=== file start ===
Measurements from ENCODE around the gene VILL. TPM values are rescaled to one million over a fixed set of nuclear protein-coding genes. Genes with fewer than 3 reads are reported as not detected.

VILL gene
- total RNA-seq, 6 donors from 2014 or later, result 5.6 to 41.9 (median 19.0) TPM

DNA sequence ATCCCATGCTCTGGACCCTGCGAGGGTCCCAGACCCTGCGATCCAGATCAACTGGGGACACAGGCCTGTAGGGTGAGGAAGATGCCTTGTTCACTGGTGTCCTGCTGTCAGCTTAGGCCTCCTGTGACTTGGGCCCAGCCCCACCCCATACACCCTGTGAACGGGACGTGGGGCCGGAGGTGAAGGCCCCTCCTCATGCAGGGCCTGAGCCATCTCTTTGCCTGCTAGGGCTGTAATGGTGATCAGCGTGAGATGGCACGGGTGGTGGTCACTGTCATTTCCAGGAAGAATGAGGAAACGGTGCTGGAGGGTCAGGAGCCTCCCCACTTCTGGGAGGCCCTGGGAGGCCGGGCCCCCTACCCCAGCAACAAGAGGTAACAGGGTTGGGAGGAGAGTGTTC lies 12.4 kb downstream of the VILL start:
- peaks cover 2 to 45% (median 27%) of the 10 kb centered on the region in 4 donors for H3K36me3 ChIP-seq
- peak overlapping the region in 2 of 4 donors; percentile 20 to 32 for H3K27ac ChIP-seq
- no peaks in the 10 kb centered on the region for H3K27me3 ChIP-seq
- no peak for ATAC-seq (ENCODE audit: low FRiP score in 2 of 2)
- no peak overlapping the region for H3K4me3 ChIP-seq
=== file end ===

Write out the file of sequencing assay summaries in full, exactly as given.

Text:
Measurements from ENCODE around the gene VILL. TPM values are rescaled to one million over a fixed set of nuclear protein-coding genes. Genes with fewer than 3 reads are reported as not detected.

VILL gene
- total RNA-seq, 6 donors from 2014 or later, result 5.6 to 41.9 (median 19.0) TPM

DNA sequence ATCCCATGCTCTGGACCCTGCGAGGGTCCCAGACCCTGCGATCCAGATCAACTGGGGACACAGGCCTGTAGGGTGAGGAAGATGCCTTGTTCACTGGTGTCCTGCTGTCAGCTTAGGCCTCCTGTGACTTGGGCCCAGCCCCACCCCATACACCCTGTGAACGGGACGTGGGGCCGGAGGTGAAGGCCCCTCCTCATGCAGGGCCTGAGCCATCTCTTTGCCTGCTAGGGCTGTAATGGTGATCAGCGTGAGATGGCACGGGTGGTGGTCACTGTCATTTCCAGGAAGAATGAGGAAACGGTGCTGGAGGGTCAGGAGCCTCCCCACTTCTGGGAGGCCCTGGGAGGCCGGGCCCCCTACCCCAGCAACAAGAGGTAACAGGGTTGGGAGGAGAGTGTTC lies 12.4 kb downstream of the VILL start:
- peaks cover 2 to 45% (median 27%) of the 10 kb centered on the region in 4 donors for H3K36me3 ChIP-seq
- peak overlapping the region in 2 of 4 donors; percentile 20 to 32 for H3K27ac ChIP-seq
- no peaks in the 10 kb centered on the region for H3K27me3 ChIP-seq
- no peak for ATAC-seq (ENCODE audit: low FRiP score in 2 of 2)
- no peak overlapping the region for H3K4me3 ChIP-seq